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JCRC Raises Funds at Gala Dinner

New York State Comptroller Thomas DiNapoli. (Credit: Marc Gronich)

The Jewish Community Relations Council (JCRC) held its grand soiree at Manhattan’s famed Plaza Hotel near Central Park on May 20.

Even though this event was to be a celebratory function for special Jewish New Yorkers who give back financially, emotionally and through volunteering, the themes were more about relatively negative topics such as the October 7 attacks at the Nova music festival in Israel, a rise in antisemitism across the United States, hatred, unacceptable harassment towards Jews for no apparent reason, and vandalism on school buildings and houses of worship. Not very uplifting for what should have been a joyous occasion.

“The Israeli people and the Jewish people were hurt on October 7,” said JCRC CEO Mark Treyger. “They were hurt but they are not broken. Bullets pierced through windows, bullets pierced through doors and bullets pierced through flesh, but bullets will never shatter or destroy the spirit of the Israeli and the Jewish people.

New York Governor Kathy Hochul (Credit: Marc Gronich)

“Our history, our story is more than October 7,” Treyger continued. “Our history, our story is more than the Holocaust. Jewish Americans helped build New York and helped build the United States of America. That is the work of JCRC-NY and we are committed with every fiber in our being to strengthen that work for generations to come. We are not going to rest until our hostages are home, until Israel is safe and secure for generations to come. Until every Jew on New York City streets and on college campuses is safe, secure and celebrated. We’re not going back, folks. We’re moving forward.”

The only JCRC-NYsupporters who attended were Attorney General Letitia James and State Comptroller Thomas DiNapoli, who schmoozed with guests at dinner. United States Senators from New York, Majority Leader Chuck Schumer and Kirsten Gillibrand, both Democrats, each sent in short recorded video messages.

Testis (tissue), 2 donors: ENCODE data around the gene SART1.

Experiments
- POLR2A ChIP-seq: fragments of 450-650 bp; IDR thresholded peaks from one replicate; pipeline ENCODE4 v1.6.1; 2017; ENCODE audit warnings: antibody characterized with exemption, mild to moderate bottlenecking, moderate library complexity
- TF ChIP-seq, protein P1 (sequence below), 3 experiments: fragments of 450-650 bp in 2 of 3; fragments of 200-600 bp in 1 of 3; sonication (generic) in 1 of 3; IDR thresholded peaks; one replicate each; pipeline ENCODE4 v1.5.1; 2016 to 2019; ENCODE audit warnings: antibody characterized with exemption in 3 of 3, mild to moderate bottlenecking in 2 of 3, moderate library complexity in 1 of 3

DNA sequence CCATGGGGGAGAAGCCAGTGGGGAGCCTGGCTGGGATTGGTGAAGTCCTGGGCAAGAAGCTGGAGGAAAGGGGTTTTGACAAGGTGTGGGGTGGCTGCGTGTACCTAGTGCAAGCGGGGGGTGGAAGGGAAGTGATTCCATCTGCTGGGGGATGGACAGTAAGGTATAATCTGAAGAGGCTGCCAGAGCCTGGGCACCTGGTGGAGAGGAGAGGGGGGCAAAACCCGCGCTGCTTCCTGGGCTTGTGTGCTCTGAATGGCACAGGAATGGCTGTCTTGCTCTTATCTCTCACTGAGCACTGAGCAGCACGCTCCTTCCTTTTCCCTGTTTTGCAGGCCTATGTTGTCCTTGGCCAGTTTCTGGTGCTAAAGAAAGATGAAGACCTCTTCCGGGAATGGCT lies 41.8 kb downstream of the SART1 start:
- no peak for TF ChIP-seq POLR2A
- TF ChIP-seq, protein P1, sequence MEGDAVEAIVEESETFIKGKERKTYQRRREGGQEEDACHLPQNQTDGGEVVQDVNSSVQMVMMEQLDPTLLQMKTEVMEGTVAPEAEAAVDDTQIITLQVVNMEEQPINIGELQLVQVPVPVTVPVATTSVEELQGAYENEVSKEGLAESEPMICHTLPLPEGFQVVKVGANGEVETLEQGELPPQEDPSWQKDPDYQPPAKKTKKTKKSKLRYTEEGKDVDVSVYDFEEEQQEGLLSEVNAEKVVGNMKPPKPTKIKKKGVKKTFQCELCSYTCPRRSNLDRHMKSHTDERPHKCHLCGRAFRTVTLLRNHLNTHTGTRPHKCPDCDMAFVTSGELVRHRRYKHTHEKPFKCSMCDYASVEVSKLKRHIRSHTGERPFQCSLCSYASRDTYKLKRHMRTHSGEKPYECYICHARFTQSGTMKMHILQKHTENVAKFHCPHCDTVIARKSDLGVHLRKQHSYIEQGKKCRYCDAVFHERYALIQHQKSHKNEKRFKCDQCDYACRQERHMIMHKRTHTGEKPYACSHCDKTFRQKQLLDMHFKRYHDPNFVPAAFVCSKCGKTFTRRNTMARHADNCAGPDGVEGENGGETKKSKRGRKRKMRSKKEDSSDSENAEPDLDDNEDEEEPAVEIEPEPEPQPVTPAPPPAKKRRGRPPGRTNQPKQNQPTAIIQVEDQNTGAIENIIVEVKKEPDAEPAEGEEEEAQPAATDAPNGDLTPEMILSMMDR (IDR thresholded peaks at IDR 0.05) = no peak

After congratulating the four award recipients, Schumer said: “I’ve always been a tremendous supporter of JCRC. You’ve been a valuable resource, not just for me but for the entire New York delegation for so many years. You are at the front of grassroots coalition building to protect New York’s Jewish community and to guard against the terrible scourge of antisemitism. Without you our city can never hope to be the model of tolerance and prosperity for Jewish New Yorkers that we strive for.”

JCRC President Dr. Ben Golub MCs event.
(Credit: Marc Gronich)

Schumer was also missing from the Council of Jewish Organizations (COJO) Flatbush breakfast last month.

Gillibrand said: “JCRC-NY is an incredible resource for the Jewish community in New York especially in these challenging times. I’m so grateful for your leadership and advocacy as we work together to support Israel and the Jewish community and to combat antisemitism in all its forms.”

Governor Kathy Hochul said: “JCRC has been at the forefront and we’re here to celebrate that. Since Hamas’ brutal October 7 attacks Jewish New Yorkers have experienced unacceptable harassment with synagogues vandalized, yeshiva students fearing for their safety and an appalling spike in antisemitic hate crimes even on college campuses. “I want you to know that I will never tolerate these vial acts in our state. The safety of Jewish New Yorkers is non-negotiable. I’ll continue using the full force of our state government to combat antisemitism. I promise that as long as I’m governor, as long as I have a breath in my body, I will stand and protect the Jewish community.”

In an emotionless, monotone delivery, as if he was reading the script for the first time, House Minority Leader Hakeem Jeffries (D-Crown Heights, Brooklyn) gave a 4 ½-minute speech that seemed endless.

U.S. Senator Chuck Schumer, in a pretaped message. (Credit: Marc Gronich)

“This is a challenging and searing time for the Jewish community where we will be able to defeat antisemitism, bury it in the ground and ensure it can never rise up again,” he said. “Congress has taken several steps over the last few weeks, including securing approximately $650 million in Homeland Security grants to ensure that not-for-profit organizations, synagogues, shuls, yeshivas and other houses of worship have the ability to secure the funding necessary to provide for the safety of its members and the safety of the Jewish community. We must do all we can to maintain Israel’s qualitative military edge, that we assist Israel in its efforts to decisively defeat Hamas and that we work hard to return the hostages safely so that we can secure a just and a lasting peace between Israel and the Palestinian people for the good of the region and for the good of the free world.”

Picking up on the theme of fighting antisemitism and collaborating with other groups, the leader of one of JCRCs partners spoke about her unique position with JCRC.